Ryan was here ...

My not-so-sweet nothings, mostly comprised of my feelings at losing my two-day-old son, Ryan David, to congenital heart defects, and to celebrate the arrival of Ryan's healthy little sister, Megan Elizabeth, and hopefully welcome another little miracle into our brood in July 2010.

Saturday, July 29, 2006

A bowl of chicken noodle soup

This morning as I prepared our outgoing mail, I asked Mike what flavor and what type of cake I should bake for Ryan's birthday. He immediately answered "chicken noodle soup" and flashed me his signature boyish grin.

At first, I thought he misunderstood my question. Who on earth ever heard of a cake flavored like chicken noodle soup?! Eew.

But, then I realized Mike was referring to Ryan's favorite food was while he was in utero: chicken noodle soup.

That baby of mine loved when I ate C.N. soup. No other foods I ate got the warm reception that C.N. soup got. And, I loved knowing that Ryan's reaction wasn't subtle, as that was added reassurance that he was okay in his little house.

While pregnant, I hated only being able to guess what Ryan was doing in my belly. But, luckily, any time I was worried that he hadn't moved enough that day, I knew what foods to eat to elicit a reassuring response from him. It was comforting to feel his wiggles and tumbles and pokes. Those were the moments when I felt closest to him and any loneliness I was feeling was chased away in an instant once I felt just one of his gentle flutters.

After remembering how good those C.N. soup moments were with Ryan, I decided to have a bowl for lunch, hoping to once again feel that closeness with my beloved baby.

I hope he enjoyed it, because I know I sure did.

Tuesday, July 25, 2006

My, how a year changes things

This is the picture I couldn't stop looking at a year ago today. Yes, I even held it sideways (just as it's posted here) so I could better make out the image of my sweet little boy as he sucked on his perfect little hand. I walked away from that ultrasound thinking that nothing could spoil my happy ending after all, and it was merely first-time-mom jitters and paranoia that had me convinced something was wrong with my baby.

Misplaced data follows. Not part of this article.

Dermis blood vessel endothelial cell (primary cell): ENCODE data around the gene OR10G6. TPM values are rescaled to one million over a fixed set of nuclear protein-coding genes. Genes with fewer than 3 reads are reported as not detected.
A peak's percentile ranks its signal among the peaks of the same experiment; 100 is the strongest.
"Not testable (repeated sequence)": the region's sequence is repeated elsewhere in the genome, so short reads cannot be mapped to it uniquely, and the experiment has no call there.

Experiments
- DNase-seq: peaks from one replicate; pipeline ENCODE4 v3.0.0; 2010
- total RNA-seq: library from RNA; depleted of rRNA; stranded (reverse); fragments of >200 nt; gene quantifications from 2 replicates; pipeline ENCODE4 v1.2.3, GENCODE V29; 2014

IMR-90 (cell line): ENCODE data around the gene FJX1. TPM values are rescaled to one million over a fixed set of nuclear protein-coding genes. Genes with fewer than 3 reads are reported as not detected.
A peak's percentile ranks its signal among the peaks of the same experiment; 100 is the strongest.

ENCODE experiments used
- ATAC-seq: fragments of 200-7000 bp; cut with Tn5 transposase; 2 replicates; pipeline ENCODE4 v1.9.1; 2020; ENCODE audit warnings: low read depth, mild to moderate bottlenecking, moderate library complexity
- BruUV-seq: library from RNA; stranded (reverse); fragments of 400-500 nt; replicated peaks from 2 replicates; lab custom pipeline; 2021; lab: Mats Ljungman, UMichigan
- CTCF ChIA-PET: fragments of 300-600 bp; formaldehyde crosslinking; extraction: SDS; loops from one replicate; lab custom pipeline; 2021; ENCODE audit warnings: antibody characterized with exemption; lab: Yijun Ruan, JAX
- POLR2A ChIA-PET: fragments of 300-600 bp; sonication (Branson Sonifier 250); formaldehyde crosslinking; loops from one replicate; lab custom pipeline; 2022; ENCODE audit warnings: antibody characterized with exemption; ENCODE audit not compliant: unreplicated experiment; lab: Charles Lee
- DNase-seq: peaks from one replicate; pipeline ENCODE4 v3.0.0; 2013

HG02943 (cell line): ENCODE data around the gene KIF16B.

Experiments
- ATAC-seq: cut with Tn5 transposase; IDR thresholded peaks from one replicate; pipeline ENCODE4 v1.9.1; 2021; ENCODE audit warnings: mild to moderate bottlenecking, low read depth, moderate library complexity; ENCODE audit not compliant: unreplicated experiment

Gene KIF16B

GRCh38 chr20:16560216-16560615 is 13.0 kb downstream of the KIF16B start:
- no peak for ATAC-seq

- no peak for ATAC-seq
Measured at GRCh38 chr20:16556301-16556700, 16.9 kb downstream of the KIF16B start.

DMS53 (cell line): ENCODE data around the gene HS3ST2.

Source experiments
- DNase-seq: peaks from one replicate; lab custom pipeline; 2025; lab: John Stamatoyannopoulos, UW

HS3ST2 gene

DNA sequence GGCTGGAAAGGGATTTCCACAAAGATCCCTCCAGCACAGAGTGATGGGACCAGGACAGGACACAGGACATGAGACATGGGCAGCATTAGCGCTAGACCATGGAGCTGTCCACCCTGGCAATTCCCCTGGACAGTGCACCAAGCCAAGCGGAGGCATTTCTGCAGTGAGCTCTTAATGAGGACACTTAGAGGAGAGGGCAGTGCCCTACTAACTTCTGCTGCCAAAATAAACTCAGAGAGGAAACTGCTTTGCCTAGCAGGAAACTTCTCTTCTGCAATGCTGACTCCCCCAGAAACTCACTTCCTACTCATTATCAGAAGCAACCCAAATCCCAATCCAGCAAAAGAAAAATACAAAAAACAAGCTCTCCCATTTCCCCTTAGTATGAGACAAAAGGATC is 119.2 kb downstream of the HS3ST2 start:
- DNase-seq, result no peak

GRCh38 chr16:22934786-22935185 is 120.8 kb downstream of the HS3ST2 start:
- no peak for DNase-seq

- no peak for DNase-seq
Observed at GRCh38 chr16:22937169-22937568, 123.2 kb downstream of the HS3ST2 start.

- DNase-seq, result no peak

God, I wish my gut instinct had been way off.

That was the last glimpse I had of my baby when he was safely tucked away in my belly and all was seemingly right with the world. I would almost lie, cheat, and steal to go back to that blissful Tuesday a year ago. And, if there were no such things as accountability and responsibility, I would go to any length to return to that one happy moment in my life. But, alas, no such possibility exists.

I still can't believe my world today is so painfully different than I thought it would be on this day. I thought I'd be hurriedly and excitedly planning Ryan's first birthday party as I watched and chased a little "franken-baby" stomping his way through our house, terrorizing the family pets. Instead, I'm trying to hold myself together to make it through a time that will forever be overshadowed by sorrow and grief, regardless of what good manages to creep into my life in the years ahead.

The events of the last year are quickly culminating in a tight knot that's lodged in my gut, and all the emotions from last summer are rushing back and bombarding me all at once. It's like standing in an open field when a sudden rain shower begins. There's no where to seek shelter, so you just stand there while you're pelted by huge raindrops, knowing it's too late to dash off to a dry spot. It's just easier resigning yourself to getting soaked down to the bone, rather than frantically trying to escape the downpour.

Since Ryan's death, I've discovered things about myself and my life that I never wanted to know. I never knew I could feel anger and disappointment when my eyes fell upon a pregnant woman. I never thought it possible that the sight of an anonymous family could reduce me to tears. I never imagined I wouldn't be pregnant by the time Ryan's first birthday rolled around. (And, at this rate, I'll be mighty lucky if I'm pregnant by the time the next one pops up.) I wouldn't have thought I'd be filled with so much self-doubt. I didn't think I'd find myself questioning God's decisions and His will and asking Him the same unanswerable questions over and over. And, I certainly never expected to feel as utterly unhappy as I do today.

But, this is, unfortunately, how dramatically I've changed in a year, whether I like it or not. I wasn't expecting these sort of changes, but rather, was expecting a new, good side of me to be revealed.

But, it might be interesting - or humorous - to see how my life changes over the next year.

Or maybe it won't.

Tuesday, July 18, 2006


Create your own video at One True Media

Saturday, July 15, 2006